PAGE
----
Most people use paint or coloured wallpaper to decorate their walls, so focusing on texture can be a fresh way to approach an interior. There are many ways to use texture, and the results can be quite striking.
Wallpaper shouldn’t be discounted; one of the best and easiest ways to add a textural element to walls is with wall coverings made from natural fibres. While the effect is usually subtle, it is a great way to add a sense of warmth to a room. Reeds, bamboo and jute—materials commonly used by wallpaper manufacturers—offer slightly different looks, but grasscloth is the standard. It is available in many colours, including natural straw hues and whites.
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Another option is embossed wallpaper with a raised pattern. It typically comes in traditional styles, many of which resemble old pressed-tin ceilings (steer clear of papers that attempt a faux stucco finish; they tend to be gaudy.) Embossed wallpaper usually can be painted, if you want to achieve the same finish and colour you have on the rest of your walls.
You don’t necessarily have to cover an entire wall with texture to add visual interest to your home. Juliette Spencer, an interior designer who works for the firm Clodagh in Manhattan, took a minimalist approach to her own New York apartment.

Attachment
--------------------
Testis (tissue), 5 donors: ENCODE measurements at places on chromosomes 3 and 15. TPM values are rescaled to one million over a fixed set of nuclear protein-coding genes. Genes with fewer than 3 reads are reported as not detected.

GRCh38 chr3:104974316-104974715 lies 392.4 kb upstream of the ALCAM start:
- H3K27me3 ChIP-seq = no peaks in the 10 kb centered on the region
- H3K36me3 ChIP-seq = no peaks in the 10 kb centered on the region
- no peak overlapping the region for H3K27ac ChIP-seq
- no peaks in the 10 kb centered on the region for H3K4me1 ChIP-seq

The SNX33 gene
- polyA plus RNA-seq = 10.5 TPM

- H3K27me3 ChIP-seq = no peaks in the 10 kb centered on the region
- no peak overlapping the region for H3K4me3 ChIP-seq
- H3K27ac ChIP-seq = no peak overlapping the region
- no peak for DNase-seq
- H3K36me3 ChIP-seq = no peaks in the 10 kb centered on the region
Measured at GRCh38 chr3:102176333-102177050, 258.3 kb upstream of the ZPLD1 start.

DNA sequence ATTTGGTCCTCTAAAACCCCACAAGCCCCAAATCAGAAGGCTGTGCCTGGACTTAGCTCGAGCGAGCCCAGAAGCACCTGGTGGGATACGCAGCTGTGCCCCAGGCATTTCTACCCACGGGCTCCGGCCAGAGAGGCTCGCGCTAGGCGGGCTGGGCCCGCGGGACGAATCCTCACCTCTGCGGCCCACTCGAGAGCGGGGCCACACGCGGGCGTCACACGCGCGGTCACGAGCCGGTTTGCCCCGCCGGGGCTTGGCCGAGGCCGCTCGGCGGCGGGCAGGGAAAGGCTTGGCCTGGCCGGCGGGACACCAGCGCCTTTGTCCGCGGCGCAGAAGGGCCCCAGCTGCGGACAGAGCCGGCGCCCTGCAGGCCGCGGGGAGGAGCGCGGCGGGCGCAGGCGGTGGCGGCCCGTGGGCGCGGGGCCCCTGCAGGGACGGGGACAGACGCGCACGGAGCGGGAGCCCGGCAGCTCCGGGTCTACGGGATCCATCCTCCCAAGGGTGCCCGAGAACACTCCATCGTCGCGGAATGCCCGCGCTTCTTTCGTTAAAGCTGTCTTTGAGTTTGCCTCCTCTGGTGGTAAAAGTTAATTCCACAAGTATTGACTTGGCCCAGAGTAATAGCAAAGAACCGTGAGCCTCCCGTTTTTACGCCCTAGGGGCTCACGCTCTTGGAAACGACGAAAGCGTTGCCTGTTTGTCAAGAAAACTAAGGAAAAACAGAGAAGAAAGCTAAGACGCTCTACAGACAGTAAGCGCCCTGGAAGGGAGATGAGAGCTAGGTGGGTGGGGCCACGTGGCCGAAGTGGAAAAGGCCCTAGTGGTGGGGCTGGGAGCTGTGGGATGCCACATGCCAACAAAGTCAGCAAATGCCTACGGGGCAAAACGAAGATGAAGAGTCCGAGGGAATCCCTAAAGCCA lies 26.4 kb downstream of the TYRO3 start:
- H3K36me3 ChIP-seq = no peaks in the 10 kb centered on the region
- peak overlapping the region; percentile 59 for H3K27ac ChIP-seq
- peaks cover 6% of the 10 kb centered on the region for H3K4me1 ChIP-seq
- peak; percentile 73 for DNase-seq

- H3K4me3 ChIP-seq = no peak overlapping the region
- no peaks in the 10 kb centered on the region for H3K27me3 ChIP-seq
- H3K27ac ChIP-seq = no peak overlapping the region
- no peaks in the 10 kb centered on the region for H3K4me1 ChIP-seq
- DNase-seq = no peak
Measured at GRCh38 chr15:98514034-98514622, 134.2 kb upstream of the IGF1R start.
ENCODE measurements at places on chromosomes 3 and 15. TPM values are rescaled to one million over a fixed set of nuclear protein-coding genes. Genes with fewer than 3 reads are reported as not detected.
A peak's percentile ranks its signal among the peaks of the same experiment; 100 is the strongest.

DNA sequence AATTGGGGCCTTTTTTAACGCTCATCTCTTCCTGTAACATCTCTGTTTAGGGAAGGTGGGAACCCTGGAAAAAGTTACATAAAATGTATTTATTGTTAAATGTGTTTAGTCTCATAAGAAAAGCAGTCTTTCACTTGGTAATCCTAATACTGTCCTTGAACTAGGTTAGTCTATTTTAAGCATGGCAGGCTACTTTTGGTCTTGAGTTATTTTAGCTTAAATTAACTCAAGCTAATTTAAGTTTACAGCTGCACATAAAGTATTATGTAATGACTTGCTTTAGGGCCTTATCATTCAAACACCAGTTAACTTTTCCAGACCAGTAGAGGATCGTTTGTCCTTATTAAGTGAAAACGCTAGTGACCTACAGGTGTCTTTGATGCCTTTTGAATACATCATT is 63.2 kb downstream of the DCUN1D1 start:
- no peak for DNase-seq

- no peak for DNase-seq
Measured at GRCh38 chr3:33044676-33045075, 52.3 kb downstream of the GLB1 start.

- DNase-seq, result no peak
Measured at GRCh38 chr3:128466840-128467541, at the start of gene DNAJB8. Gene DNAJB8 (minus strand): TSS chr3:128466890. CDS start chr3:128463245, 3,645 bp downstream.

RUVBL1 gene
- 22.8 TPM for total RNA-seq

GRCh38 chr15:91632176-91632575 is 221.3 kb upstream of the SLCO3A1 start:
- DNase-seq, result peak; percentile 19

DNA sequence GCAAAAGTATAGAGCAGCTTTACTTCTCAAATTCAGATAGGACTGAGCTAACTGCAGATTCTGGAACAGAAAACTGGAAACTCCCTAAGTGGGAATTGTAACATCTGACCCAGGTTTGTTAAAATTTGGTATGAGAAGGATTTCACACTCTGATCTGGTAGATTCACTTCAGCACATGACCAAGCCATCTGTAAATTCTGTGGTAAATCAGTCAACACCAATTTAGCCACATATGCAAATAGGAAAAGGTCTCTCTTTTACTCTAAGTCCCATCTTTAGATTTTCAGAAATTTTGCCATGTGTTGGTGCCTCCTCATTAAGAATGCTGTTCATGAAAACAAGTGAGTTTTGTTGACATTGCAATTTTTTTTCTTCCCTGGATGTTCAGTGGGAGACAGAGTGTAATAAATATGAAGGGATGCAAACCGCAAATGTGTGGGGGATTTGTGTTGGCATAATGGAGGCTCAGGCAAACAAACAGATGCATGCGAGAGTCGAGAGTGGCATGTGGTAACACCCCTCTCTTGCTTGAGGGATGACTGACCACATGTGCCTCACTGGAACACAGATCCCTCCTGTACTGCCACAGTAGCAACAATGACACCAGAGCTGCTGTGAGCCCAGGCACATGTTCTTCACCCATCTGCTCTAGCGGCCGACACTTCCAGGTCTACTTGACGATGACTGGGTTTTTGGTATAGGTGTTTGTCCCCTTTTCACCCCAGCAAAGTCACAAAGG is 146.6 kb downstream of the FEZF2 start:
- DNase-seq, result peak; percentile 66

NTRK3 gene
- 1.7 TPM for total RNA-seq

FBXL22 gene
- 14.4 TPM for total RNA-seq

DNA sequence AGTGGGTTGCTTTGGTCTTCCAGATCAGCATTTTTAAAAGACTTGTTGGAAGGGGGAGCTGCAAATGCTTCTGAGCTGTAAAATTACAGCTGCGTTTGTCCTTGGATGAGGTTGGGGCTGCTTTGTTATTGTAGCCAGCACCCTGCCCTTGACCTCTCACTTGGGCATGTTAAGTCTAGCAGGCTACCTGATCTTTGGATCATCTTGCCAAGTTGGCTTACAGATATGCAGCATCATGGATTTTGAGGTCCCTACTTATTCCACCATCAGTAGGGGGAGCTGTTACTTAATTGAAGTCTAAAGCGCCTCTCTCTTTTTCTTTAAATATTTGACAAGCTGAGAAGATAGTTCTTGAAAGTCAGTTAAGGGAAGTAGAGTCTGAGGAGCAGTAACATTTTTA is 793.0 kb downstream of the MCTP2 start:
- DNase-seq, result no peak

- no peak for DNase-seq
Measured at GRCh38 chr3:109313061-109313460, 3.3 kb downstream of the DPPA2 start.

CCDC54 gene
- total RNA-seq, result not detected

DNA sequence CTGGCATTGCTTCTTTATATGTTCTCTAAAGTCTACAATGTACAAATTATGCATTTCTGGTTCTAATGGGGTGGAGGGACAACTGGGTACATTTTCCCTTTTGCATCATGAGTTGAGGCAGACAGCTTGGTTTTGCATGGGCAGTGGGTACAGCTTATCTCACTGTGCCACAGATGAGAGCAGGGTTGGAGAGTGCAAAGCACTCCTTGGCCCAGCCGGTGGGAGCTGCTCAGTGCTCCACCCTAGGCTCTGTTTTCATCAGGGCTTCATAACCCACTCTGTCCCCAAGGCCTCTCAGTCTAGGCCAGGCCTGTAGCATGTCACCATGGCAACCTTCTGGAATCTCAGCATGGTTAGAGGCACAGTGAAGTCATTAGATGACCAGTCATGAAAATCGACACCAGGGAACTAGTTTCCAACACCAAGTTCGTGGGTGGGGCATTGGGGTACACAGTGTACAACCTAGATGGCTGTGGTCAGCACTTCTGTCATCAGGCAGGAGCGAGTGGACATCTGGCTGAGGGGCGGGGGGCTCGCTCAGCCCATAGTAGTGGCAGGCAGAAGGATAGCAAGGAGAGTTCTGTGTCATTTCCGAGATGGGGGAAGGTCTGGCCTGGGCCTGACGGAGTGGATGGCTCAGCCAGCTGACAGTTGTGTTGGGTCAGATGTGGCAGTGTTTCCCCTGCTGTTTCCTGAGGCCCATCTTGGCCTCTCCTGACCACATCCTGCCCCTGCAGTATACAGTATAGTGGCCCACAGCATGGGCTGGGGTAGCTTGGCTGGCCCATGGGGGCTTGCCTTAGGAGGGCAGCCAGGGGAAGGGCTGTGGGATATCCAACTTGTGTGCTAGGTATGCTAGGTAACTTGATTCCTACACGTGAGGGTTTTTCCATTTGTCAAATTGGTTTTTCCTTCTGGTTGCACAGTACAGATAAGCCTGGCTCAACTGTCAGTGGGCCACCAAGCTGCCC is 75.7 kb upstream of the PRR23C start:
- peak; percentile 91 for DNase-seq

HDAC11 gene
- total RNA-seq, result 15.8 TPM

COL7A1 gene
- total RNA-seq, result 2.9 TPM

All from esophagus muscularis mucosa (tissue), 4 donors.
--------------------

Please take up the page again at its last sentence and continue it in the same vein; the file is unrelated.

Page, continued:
“My apartments are always white. I like that it’s very clean and calming,” she says, but “having a very plain white can be too cold.” To add warmth to her living room, she hung a sculptural element called Wall Forest by David Wiseman, a Los Angeles designer. Made from white resin, Wall Forest looks like a series of tree trunks embedded in the wall. Wiseman designs the pieces—which are 3-5ft high—to resemble 15 species, such as pine and birch.
“How most people think about colour is how I think about texture,” Spencer says. “There’s enough visual noise in texture to forgo colour.”
©2008/The New York Times
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